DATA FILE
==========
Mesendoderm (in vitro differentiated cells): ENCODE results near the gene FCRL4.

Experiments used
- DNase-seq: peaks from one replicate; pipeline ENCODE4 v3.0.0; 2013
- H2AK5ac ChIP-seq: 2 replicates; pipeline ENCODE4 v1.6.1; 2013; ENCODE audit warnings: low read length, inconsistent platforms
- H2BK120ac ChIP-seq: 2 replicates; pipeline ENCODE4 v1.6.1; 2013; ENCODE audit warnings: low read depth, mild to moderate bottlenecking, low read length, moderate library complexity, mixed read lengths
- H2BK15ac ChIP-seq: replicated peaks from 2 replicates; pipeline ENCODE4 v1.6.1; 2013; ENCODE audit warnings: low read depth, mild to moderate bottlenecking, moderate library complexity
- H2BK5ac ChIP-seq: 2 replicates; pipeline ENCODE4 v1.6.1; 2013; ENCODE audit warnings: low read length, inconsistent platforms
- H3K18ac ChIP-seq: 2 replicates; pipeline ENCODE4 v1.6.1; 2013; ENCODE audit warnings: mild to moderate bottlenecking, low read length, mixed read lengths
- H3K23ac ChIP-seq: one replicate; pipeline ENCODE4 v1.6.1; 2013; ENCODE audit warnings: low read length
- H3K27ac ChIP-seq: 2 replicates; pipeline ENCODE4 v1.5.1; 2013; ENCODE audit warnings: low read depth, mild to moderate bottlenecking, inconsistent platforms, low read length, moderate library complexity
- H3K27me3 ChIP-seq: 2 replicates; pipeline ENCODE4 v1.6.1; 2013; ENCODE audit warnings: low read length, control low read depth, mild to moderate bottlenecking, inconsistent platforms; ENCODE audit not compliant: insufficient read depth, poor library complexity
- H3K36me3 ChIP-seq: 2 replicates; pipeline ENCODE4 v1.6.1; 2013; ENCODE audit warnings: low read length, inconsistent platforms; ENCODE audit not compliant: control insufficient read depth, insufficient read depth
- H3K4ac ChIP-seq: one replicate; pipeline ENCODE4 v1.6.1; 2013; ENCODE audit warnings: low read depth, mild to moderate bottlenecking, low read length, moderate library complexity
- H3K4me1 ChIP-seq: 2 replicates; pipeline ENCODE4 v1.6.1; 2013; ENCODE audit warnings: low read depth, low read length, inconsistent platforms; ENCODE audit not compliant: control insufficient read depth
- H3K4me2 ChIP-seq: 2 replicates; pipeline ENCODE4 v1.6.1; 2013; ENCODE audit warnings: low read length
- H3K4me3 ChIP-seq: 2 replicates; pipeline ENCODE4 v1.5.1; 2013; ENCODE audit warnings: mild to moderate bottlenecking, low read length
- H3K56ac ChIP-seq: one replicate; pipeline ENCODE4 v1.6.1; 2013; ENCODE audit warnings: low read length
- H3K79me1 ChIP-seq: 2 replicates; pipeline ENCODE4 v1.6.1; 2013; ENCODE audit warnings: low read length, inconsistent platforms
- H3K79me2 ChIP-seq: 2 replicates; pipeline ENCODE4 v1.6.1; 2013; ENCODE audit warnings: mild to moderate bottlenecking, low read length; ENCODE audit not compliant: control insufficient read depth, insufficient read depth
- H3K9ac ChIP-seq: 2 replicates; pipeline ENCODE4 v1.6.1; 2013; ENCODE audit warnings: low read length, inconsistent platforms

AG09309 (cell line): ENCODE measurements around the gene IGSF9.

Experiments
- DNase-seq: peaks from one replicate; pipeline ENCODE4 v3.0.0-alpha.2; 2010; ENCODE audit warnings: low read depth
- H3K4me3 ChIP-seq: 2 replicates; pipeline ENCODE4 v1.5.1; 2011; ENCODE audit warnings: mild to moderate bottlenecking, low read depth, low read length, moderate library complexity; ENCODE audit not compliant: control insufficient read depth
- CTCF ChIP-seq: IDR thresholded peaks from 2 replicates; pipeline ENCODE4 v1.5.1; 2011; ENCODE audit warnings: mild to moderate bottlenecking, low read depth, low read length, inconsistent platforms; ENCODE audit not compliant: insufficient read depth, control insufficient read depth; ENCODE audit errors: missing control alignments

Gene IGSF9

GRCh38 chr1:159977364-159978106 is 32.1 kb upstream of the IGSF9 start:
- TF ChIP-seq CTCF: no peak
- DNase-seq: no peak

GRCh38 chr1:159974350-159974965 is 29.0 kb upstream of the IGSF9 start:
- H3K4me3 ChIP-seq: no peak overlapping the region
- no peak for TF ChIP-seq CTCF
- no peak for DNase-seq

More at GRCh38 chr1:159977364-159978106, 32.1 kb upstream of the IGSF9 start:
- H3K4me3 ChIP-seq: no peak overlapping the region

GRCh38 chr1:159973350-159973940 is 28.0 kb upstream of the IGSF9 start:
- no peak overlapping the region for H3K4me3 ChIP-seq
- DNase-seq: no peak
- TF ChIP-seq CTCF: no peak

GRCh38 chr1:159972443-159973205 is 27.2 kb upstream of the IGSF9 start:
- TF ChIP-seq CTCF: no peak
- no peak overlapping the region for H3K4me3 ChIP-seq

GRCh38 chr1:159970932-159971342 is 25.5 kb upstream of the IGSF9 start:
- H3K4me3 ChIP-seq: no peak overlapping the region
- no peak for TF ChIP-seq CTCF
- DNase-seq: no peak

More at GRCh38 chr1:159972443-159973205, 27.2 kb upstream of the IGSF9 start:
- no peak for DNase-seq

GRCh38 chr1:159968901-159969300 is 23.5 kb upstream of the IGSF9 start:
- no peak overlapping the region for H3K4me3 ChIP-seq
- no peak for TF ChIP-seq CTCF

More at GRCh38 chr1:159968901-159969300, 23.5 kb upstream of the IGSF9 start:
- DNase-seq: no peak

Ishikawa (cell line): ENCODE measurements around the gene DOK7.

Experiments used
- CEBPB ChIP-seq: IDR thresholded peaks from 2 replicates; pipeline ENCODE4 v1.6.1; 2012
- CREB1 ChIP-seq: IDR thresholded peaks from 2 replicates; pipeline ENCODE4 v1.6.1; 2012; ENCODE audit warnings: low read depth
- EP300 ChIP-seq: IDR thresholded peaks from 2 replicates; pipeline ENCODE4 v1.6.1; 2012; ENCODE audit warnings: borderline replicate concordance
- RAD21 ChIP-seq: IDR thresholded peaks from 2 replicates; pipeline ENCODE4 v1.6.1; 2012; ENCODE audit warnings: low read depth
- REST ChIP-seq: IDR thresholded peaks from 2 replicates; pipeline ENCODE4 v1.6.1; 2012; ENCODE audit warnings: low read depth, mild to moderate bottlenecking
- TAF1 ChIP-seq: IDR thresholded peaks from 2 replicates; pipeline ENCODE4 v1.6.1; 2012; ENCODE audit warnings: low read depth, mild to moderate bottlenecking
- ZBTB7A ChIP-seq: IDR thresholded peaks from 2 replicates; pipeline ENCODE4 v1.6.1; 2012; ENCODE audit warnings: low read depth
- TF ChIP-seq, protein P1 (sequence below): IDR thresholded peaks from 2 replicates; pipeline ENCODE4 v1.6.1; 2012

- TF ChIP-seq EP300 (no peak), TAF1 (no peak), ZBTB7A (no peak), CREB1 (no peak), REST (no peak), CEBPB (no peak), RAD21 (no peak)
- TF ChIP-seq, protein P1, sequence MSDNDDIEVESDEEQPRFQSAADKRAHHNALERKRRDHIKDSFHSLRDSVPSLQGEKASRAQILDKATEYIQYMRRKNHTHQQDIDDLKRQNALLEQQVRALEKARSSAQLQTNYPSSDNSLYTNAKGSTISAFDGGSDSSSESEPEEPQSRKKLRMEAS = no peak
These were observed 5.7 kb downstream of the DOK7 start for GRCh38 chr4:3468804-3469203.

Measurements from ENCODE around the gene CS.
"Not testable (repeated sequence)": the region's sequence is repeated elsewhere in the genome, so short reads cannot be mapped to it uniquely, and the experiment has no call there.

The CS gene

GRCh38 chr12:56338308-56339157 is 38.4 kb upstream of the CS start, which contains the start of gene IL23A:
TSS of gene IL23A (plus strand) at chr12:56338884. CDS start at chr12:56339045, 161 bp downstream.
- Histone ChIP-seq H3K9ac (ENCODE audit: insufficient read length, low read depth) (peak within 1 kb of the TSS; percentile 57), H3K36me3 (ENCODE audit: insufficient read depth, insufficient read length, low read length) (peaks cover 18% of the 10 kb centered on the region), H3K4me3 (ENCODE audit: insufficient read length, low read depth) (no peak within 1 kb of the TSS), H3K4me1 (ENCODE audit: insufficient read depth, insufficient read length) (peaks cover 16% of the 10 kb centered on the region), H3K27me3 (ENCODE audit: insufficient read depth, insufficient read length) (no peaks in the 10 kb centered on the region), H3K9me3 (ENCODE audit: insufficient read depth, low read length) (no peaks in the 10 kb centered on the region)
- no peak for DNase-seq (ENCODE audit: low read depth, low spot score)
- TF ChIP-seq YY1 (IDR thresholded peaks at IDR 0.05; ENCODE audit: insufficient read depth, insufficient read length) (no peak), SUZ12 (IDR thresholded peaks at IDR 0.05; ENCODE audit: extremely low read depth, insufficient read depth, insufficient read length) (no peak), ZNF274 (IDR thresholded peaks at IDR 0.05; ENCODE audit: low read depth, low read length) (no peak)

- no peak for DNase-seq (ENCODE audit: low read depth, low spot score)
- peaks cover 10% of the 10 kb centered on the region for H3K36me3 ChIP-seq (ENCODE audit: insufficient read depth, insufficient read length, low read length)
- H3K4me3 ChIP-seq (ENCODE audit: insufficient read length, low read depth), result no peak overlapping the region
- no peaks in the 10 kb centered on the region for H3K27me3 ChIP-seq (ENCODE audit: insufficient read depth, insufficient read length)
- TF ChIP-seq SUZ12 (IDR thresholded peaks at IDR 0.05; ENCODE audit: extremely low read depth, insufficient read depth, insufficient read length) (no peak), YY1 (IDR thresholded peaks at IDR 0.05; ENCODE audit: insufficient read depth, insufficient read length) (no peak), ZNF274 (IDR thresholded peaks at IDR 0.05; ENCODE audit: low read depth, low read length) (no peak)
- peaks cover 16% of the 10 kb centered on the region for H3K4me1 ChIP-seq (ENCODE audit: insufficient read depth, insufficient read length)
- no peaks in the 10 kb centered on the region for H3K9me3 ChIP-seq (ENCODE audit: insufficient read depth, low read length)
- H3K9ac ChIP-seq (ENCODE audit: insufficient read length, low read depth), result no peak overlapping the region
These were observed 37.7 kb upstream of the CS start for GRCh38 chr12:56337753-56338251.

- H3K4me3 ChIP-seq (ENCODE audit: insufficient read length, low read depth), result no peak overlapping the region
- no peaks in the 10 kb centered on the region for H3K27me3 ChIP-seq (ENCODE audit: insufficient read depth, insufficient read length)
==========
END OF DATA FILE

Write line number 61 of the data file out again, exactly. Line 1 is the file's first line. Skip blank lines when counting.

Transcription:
- TAF1 ChIP-seq: IDR thresholded peaks from 2 replicates; pipeline ENCODE4 v1.6.1; 2012; ENCODE audit warnings: low read depth, mild to moderate bottlenecking